little discussion, for the clear and adequate appreciation of this kind of uniformity may be regarded as the great logical achievement of modern times. It is like the discovery of a new continent, since it is not merely the extension of old methods over adjacent territories, but rather the discovery of a new method. It is the acquisition, for purposes of inference, of a region where no possibility of inference was formerly known to exist. This new conception is, in a word, that of average regularity-of regularity in the long-run combined with perfect irregularity in the details. Take the throw of a die. No human being knows, or is ever likely to know, what number will turn up on any specified occasion. From knowledge of such details we are as absolutely debarred as we are from knowledge of the nature of the country at any specified point on the hinder side of the moon's surface. But here comes in a difference: whereas in the latter case the uncertainty of detail develops into no kind of aggregate certainty (for we are just as much in the dark about the nature of the whole surface as about that of any part of it) in the latter case, when we begin to extend our observation, a very striking and important kind of regularity begins to emerge. Take a score of throws of the die, and we are not quite as uncertain as we were about one. Take a few hundreds, and the uncertainty begins to give way to tolerably strong conviction. Take a few thousands, and the chaos which might have been possibly anticipated, is seen to be replaced by a very marked order. Out of six thousand throws, we know that about one thousand will yield ace, and so with the other numbers.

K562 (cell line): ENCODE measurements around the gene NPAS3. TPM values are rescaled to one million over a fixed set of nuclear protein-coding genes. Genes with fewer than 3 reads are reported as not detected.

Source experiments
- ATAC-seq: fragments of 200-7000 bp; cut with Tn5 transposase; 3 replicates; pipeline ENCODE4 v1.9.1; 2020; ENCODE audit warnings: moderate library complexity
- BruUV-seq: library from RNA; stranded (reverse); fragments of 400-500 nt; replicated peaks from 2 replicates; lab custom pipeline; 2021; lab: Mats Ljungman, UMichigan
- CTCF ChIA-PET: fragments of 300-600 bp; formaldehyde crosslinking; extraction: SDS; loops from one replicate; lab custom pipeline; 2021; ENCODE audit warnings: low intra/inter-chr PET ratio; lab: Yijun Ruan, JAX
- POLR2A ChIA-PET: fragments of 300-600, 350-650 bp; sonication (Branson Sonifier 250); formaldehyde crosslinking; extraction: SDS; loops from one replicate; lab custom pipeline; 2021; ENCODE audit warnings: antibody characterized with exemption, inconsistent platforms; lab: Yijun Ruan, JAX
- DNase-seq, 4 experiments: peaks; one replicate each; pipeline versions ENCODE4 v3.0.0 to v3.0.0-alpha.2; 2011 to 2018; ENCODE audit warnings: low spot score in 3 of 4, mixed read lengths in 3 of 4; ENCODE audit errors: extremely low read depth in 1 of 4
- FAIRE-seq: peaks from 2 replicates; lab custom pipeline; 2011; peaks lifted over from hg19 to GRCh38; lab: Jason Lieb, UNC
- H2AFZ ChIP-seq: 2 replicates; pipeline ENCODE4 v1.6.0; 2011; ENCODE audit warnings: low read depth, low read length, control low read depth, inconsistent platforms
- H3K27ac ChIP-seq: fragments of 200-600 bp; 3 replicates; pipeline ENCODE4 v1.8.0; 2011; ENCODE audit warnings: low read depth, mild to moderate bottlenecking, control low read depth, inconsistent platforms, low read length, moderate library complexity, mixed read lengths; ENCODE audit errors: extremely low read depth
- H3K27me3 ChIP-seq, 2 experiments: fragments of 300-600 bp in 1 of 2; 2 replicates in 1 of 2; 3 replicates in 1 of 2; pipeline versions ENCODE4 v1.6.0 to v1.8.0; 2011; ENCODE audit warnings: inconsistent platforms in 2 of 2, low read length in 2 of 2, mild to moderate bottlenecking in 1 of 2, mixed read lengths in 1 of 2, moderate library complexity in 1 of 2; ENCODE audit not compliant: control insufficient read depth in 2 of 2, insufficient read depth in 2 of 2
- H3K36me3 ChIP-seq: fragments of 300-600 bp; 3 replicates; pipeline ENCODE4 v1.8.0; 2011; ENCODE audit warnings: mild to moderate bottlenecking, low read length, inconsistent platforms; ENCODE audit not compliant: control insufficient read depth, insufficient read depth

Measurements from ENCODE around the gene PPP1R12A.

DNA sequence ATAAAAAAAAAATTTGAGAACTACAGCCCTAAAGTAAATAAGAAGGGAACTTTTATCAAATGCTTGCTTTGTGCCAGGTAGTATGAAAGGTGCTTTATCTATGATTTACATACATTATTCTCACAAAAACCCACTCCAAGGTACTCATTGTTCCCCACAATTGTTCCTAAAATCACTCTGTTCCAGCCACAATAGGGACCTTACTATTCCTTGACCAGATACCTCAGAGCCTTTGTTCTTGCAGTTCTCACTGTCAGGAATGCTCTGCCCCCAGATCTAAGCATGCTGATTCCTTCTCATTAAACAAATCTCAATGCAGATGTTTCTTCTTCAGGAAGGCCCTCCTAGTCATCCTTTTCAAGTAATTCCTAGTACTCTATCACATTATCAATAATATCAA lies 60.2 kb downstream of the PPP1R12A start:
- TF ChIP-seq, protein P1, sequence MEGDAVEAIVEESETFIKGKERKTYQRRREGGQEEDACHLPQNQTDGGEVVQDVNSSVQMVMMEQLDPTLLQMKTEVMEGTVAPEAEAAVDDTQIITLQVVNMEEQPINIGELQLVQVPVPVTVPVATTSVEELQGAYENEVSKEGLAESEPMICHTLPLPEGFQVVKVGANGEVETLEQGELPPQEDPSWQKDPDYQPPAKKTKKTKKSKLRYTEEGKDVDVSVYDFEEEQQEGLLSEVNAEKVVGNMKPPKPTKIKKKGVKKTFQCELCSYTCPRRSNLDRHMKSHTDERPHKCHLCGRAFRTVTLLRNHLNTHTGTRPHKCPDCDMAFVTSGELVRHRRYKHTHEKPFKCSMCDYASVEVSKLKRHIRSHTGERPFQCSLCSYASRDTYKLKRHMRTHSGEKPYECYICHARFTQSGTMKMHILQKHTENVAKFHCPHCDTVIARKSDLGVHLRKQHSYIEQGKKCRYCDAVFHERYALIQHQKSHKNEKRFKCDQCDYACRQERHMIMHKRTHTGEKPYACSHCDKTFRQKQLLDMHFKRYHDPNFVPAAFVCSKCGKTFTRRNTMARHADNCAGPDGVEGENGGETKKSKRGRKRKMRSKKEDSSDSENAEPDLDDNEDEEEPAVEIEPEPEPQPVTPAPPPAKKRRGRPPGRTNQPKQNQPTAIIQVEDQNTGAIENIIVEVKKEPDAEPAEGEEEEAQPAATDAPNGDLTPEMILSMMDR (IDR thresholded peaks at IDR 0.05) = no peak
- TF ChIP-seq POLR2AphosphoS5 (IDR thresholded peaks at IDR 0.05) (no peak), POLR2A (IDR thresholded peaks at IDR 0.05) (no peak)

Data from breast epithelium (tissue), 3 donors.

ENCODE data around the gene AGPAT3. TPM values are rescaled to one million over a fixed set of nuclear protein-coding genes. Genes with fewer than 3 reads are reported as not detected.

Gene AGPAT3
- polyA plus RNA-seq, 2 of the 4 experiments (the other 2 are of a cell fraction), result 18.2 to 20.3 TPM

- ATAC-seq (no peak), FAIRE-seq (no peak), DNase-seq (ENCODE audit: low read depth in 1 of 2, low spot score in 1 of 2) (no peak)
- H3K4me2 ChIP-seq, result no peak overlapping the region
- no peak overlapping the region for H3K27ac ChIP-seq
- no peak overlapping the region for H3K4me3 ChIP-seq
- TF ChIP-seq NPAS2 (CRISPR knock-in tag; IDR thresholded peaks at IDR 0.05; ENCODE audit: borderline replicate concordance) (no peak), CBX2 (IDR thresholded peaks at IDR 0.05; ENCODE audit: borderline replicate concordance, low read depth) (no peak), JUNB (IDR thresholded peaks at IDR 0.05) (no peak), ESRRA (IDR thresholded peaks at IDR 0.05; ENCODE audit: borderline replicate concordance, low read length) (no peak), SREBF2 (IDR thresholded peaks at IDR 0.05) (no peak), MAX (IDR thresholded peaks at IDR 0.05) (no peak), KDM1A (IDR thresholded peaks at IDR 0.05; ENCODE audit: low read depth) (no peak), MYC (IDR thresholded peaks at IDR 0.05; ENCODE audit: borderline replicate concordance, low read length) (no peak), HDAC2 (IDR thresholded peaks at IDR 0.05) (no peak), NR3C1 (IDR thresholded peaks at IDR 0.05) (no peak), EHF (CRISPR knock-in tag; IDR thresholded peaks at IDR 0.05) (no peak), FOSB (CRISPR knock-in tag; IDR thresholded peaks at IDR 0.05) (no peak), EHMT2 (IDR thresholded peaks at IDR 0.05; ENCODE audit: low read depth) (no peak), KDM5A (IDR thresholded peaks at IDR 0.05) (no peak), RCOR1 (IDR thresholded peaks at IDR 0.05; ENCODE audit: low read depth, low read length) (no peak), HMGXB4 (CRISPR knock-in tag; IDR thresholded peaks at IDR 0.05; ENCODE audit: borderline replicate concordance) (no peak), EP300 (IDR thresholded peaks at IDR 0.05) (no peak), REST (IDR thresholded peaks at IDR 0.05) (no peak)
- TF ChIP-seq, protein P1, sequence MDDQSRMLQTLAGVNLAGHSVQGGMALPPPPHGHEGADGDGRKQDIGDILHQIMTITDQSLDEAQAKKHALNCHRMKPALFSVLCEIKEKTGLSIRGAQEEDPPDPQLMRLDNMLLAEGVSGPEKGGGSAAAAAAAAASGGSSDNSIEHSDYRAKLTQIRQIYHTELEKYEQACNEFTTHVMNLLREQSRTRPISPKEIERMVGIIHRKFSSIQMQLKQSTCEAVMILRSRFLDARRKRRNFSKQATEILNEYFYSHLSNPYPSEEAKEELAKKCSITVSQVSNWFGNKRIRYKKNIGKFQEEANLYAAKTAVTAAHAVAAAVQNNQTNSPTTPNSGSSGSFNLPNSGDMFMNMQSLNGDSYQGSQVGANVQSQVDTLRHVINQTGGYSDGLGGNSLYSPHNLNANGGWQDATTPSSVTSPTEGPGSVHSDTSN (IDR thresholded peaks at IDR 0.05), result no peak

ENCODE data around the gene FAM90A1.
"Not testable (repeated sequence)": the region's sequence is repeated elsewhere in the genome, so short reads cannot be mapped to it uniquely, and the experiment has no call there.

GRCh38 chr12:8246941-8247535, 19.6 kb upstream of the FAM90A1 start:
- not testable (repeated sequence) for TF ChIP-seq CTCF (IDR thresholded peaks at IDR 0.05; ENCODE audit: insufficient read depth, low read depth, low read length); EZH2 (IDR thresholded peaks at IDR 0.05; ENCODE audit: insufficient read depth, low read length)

This characteristic is not by any means confined to games of chance. Our only reason for thinking more of it in that connection lies in the fact that no other kind of regularity is to be found there. But the slightest observation will detect it, in some direction or other, in almost every class of phenomena. It is found in pursuits, where skill and chance go together; the skill directing the general aim, and the chance showing itself in a multitude of more or less minute and incalculable disturbances. Instances of this are furnished by rifle-shooting, sextant observations, and so on; in fact, by any kind of practice or observation in which instruments have to be employed. The single result is, within certain limits, more or less narrow, absolutely indeterminable; but when we multiply these single results we find them grouping themselves with a systematic and progressive regularity. So again with affairs which turn almost entirely upon the will and choice of man. The number of crimes such as suicides, of marriages, etc., show the same description of regularity. No one can say exactly when and where any one such event will occur, but any one who appeals to statistics can say when and where averages will occur. And to add one more class of instances, that furnished by returns of mortality. Here we have a class of cases where human will has but little causative influence, at least directly. But it is only necessary to mention this class for every one to bring into immediate mental conjunction the proverbial uncertainty of the lives of individuals and families, and the well-known certainty of the average duration of life in large towns or States.